The Challenges Facing Homeland Security S&T by Shali Mohleji
“As a Nation, we will emphasize science and technology applications that address catastrophic threats. We will build on existing science and technology whenever possible. We will embrace science and technology initiatives that can support the whole range of homeland security actors.”
The above passage comes from the National Vision outlined in The National Strategy for Homeland Security; a document ordered by the President and written by the Department of Homeland Security in efforts to create an overarching all-incident strategy for homeland security.
While seemingly straightforward at first glance, the passage presents several challenges for the Science and Technology (S&T) Research and Development (R&D) projects under the auspices of homeland security.
The ambiguity of language in the passage leads to the question what poses as a catastrophic threat. With thousands of threats existing, prevention and mitigation efforts can realistically only focus on a select few. Furthermore, without any metric to distinguish “catastrophic threats” from other threats, how are these threats differentiated from each other? More so, among the catastrophic threats, what determines the magnitude of one threat posing a greater hazard than another? These questions contribute to the challenges facing decision makers in prioritizing the different threats for federal funding and management. What determines which projects are chosen for funding? In theory, the criteria for project prioritization should be based on risk assessments of the greatest threats and vulnerabilities. Yet are risk assessments the only criteria being used in prioritization or is there a political aspect involved? Could politics be playing a role in prioritization of homeland security S&T R&D projects?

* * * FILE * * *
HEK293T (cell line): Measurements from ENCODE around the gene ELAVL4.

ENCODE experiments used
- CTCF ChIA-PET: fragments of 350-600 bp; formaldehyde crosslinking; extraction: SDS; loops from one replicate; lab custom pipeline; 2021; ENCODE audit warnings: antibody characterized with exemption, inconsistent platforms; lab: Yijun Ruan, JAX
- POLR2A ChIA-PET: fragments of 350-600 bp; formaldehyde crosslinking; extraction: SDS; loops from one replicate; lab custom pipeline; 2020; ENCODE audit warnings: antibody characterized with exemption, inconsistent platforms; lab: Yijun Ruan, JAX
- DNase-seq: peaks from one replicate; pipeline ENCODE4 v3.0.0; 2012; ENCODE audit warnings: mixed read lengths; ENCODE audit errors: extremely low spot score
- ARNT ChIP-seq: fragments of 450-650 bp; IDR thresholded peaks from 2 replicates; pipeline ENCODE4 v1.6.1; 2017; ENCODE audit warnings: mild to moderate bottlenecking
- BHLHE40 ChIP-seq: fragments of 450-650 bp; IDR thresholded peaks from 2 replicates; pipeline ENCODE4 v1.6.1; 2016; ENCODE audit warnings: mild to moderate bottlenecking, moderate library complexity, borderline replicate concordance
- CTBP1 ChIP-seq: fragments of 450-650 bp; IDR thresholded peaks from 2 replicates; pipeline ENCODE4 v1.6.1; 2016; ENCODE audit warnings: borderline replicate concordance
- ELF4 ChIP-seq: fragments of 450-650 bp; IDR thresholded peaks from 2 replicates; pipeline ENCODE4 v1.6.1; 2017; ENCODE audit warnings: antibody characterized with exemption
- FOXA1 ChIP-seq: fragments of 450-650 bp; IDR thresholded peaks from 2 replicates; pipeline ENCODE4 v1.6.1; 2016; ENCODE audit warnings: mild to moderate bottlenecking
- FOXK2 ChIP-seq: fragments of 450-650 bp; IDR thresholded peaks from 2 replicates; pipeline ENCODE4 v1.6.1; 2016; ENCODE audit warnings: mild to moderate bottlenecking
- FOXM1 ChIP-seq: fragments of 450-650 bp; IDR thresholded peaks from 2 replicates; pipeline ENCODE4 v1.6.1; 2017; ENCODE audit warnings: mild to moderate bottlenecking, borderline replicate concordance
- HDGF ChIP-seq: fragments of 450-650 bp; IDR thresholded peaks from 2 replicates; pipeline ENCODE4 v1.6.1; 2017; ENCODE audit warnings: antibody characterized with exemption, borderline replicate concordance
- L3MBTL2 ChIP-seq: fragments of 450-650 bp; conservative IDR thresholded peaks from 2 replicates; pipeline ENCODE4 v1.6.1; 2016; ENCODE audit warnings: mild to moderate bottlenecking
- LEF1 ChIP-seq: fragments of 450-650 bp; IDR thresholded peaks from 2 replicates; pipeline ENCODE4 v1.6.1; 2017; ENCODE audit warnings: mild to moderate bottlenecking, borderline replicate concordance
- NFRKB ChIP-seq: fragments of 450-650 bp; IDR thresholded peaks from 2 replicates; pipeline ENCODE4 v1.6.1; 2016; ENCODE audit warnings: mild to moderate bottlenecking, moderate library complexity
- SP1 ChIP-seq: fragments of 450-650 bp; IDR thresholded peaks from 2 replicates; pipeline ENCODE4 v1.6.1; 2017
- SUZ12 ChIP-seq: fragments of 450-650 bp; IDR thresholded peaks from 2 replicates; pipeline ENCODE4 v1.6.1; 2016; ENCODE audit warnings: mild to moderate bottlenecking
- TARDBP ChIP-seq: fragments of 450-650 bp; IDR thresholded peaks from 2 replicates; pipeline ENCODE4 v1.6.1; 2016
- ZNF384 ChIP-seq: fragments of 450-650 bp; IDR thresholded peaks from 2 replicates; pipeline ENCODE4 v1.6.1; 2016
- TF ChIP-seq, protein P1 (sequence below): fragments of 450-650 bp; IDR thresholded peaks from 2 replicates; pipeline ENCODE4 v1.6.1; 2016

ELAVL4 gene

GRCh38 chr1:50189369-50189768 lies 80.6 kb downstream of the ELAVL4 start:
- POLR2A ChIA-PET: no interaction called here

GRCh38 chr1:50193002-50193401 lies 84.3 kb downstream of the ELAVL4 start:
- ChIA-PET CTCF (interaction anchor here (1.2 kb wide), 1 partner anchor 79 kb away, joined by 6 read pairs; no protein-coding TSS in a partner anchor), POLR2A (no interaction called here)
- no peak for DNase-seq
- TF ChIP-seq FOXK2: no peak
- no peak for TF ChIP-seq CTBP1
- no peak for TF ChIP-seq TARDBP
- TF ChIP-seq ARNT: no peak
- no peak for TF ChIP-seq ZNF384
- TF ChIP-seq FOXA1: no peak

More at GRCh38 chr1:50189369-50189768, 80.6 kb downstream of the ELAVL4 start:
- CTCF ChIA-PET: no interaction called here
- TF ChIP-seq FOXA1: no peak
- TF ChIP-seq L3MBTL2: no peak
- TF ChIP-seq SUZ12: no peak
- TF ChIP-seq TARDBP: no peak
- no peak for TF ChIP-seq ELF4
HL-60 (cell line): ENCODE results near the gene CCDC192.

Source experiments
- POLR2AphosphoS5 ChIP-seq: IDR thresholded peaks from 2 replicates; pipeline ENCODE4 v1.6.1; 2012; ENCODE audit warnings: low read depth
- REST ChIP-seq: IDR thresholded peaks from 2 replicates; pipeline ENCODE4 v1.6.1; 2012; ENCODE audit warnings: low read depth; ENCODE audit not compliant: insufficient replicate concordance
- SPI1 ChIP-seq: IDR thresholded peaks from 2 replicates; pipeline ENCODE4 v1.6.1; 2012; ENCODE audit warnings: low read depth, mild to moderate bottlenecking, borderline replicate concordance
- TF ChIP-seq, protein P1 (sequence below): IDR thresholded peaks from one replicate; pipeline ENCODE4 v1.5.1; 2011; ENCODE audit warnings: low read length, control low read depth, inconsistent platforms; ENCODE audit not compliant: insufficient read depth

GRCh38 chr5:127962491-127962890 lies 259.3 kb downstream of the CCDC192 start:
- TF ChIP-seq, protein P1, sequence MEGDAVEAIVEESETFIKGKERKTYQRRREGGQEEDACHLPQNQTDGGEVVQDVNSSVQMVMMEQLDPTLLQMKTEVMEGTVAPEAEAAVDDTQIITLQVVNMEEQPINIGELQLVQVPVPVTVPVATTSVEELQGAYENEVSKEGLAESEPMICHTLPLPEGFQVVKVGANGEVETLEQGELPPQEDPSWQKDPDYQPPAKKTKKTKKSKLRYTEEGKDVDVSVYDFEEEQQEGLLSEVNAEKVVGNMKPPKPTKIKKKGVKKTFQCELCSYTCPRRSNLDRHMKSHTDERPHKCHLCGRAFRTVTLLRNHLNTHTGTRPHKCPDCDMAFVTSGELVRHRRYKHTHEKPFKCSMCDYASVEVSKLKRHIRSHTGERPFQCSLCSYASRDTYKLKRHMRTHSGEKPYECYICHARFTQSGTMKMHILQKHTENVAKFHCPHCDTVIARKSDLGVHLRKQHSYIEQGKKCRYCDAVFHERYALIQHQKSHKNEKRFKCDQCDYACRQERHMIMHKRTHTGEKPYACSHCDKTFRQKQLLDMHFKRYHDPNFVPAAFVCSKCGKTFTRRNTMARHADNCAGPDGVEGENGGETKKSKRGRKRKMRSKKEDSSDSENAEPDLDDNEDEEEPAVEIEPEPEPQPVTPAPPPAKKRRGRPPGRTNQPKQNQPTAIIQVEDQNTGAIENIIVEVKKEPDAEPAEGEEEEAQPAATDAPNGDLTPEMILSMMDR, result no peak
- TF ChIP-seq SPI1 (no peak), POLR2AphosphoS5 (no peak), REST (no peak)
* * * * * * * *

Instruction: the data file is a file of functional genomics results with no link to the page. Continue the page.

Building upon existing science and technology initially appears to be an efficient strategy for developing new R&D initiatives. However, the challenge is in maintaining the balance between existing S&T initiatives and new applications, ensuring that the original initiatives are never overtaken by new ones. For example, while the pursuit of bioterrorism countermeasures stemmed from public health research, a struggle for balance ensues with the increased focus and resources dedicated to bioterrorism research. Is this trend validated by vulnerability assessments identifying bioterrorism as the greatest threat or is the nation more vulnerable to a natural pandemic, which is a topic of public health research currently being overtaken by bioterrorism research?
Furthermore, who is considered a homeland security actor? The current administrative and congressional rhetoric suggests homeland security S&T initiatives should provide protection from a range of scientific-based threats including bioterrorism, natural pandemics, and natural disasters. Yet do the policies follow the rhetoric and meet the challenge of implementing protection from these three threats?
These challenges have permeated into the homeland security policy process for S&T R&D and warrant new solutions to bring clarity and consistency to homeland security policies while also better allocating attention and resources. My research strives to answer the questions associated with these challenges. In order for prevention and mitigation efforts to prove worthwhile, we must make sure we are investing in the appropriate S&T R&D countermeasures based on the hazards that pose the greatest threats to the security of the homeland.
Center for Science and Technology Policy Research
University of Colorado-Boulder